A couple walks dogs along Sand Beach on Sunday, Jan. 6, 2019, despite wet weather and a shutdown that curtailed the number of park employees on duty. With the shutdown over, for now, Acadia officials are scrambling to make sure they have enough seasonal employees to have all the park’s facilities open by mid-April. Credit: Bill Trotter

Having lost more than a month of work due to the federal government shutdown, officials at Acadia National Park are scrambling to get ready for the 2019 season.

They are behind schedule in hiring more than 100 seasonal employees — a process that typically takes 90 days — who are key to making sure all the park’s facilities are open by mid-April.

But as they are working to make up for lost time, they are trying not to be distracted by the chance that much of federal government could cease operating again in 10 days. The 35-day shutdown ended Jan. 26 but only with a temporary agreement that provides funding for full federal operations through Feb. 15.

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“We are very concerned about our seasonal hirings,” Kevin Schneider, Acadia’s superintendent, told the park’s advisory commission on Monday. He said he has authorized supervisors to work overtime on weekends to try to make headway in lining up employees for the coming tourist season, which usually kicks into gear in late May.

“Ten percent of the year is how much 35 days represents,” Schneider said of lost time.

Christie Anastasia, spokeswoman for the park, said only 10 regular work days remained (including Monday, Feb. 4) before the government could shut down again over the lack of funding for a wall President Trump wants to build along the U.S.-Mexico border. That potential interruption has added urgency to the park’s hiring process.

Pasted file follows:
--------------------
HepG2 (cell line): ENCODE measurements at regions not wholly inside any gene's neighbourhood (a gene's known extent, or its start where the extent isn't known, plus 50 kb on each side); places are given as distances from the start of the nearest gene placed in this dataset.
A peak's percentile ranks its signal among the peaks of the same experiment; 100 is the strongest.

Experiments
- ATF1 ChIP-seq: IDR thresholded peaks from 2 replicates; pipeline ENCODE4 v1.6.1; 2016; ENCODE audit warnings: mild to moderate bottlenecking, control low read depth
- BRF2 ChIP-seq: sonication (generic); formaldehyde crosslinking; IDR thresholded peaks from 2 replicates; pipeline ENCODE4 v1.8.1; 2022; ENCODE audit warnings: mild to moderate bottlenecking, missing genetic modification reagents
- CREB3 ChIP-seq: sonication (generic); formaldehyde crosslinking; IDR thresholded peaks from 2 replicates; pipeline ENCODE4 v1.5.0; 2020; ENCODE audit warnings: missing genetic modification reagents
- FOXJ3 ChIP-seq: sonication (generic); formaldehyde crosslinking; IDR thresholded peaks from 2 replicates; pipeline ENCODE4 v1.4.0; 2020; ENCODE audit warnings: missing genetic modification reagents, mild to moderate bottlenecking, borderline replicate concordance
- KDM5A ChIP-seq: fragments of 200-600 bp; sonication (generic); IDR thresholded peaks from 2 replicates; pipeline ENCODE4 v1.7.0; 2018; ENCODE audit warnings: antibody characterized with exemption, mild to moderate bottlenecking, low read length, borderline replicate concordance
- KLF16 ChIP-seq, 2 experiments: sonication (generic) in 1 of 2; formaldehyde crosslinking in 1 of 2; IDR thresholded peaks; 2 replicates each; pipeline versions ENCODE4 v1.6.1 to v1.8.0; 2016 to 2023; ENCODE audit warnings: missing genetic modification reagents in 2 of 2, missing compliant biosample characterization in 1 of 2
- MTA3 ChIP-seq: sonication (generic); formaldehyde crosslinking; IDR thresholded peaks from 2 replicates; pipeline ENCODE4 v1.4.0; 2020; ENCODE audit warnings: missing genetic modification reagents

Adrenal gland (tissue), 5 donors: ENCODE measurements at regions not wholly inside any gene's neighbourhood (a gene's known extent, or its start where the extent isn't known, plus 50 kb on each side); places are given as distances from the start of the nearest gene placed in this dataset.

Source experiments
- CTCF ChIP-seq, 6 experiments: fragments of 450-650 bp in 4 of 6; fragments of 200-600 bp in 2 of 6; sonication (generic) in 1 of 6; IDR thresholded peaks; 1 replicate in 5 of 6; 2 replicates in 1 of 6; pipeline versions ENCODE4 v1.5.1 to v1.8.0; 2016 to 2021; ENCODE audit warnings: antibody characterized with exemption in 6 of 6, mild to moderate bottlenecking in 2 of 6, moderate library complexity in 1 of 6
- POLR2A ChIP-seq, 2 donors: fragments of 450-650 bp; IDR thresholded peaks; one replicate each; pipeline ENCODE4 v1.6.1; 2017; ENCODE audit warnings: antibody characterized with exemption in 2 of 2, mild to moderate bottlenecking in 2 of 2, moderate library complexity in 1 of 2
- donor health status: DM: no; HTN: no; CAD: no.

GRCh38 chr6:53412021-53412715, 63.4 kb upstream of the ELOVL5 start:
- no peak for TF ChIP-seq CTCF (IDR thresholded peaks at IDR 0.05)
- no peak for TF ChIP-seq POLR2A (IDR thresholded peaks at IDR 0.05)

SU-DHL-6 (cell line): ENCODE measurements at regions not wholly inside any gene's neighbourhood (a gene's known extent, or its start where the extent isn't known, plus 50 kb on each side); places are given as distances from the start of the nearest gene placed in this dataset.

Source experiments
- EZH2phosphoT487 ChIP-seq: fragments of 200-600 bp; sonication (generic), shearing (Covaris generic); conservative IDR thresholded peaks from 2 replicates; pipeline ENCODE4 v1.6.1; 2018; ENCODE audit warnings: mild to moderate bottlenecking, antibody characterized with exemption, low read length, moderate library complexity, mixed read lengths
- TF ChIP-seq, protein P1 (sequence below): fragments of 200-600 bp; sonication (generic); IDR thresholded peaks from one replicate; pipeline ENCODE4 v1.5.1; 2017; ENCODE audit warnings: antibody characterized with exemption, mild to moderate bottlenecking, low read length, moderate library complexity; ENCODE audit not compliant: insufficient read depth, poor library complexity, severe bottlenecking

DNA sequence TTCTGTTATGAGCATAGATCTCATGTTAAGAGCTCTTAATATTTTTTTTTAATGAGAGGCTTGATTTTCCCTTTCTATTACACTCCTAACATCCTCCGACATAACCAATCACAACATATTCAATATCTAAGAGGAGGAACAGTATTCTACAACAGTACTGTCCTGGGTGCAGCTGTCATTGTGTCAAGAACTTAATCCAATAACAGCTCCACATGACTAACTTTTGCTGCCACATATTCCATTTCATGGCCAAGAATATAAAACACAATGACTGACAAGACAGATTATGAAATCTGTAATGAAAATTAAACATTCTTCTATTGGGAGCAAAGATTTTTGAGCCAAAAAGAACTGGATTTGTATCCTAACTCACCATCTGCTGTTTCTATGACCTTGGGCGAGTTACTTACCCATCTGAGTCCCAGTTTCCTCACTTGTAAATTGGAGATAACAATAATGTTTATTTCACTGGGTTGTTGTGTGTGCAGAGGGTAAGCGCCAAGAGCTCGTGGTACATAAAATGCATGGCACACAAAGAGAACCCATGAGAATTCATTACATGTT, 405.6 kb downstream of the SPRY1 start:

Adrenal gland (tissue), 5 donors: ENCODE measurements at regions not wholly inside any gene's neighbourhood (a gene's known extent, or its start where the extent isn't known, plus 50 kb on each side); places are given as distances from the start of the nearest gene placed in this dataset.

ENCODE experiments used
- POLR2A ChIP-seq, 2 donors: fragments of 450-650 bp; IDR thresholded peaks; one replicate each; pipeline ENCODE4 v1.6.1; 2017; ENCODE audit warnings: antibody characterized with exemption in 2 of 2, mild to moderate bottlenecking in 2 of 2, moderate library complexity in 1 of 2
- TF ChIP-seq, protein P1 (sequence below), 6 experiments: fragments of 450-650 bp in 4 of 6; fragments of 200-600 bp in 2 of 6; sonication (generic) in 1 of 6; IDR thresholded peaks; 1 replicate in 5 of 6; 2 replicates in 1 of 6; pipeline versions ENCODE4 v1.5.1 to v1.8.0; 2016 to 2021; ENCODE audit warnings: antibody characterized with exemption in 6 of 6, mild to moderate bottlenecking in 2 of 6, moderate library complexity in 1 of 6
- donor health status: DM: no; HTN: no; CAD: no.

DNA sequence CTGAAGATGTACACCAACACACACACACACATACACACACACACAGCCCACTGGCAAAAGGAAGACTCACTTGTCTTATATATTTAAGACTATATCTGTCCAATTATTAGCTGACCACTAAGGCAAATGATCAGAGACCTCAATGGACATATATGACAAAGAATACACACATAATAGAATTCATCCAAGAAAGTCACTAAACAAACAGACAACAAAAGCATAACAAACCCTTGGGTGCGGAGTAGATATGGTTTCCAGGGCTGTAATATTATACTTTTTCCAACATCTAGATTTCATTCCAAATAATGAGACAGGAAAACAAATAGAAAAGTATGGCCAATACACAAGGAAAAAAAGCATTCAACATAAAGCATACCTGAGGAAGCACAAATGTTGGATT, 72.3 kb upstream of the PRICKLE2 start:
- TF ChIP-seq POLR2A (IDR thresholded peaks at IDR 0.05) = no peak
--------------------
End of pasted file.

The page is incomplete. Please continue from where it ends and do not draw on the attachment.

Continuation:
“We’re all kind of holding our breath,” she said.

David MacDonald, president of Friends of Acadia, said that the effects of the shutdown go well beyond the hiring of seasonal employees. Parts of the park’s long-term mission that include land conservation, historical preservation and youth engagement also have taken a hit due to the shutdown, he said.

Acadia, where visitation is low in winter, did not have pressing problems like other national parks in the West during the shutdown, but much of its mission requires planning ahead to manage issues such as transportation, climate change and deferred maintenance, he said. The dozen or so park employees who were not furloughed but had to work without pay had daily maintenance tasks and safety checks to handle, preventing any kind of long-term planning, he said.

“These guys are working on issues that are meant to be benefiting future generations, [and] here they are having to plan on a week or 10-day basis,” MacDonald said. “It’s contradictory to what their mission is and what they are charged to do.”

No matter how much Friends of Acadia or other volunteers can help with some tasks, he said, the volatility and uncertainty associated with federal shutdowns undermines that long-term mission.

“It’s bad enough when you go from a continuing resolution to a continuing resolution,” MacDonald said. “Now we’re going from a shutdown to a shutdown. This [latest] shutdown has undermined [the park’s mission] in a big way.”

A news reporter in coastal Maine for more than 20 years, Bill Trotter writes about how the Atlantic Ocean and the state's iconic coastline help to shape the lives of coastal Maine residents and visitors....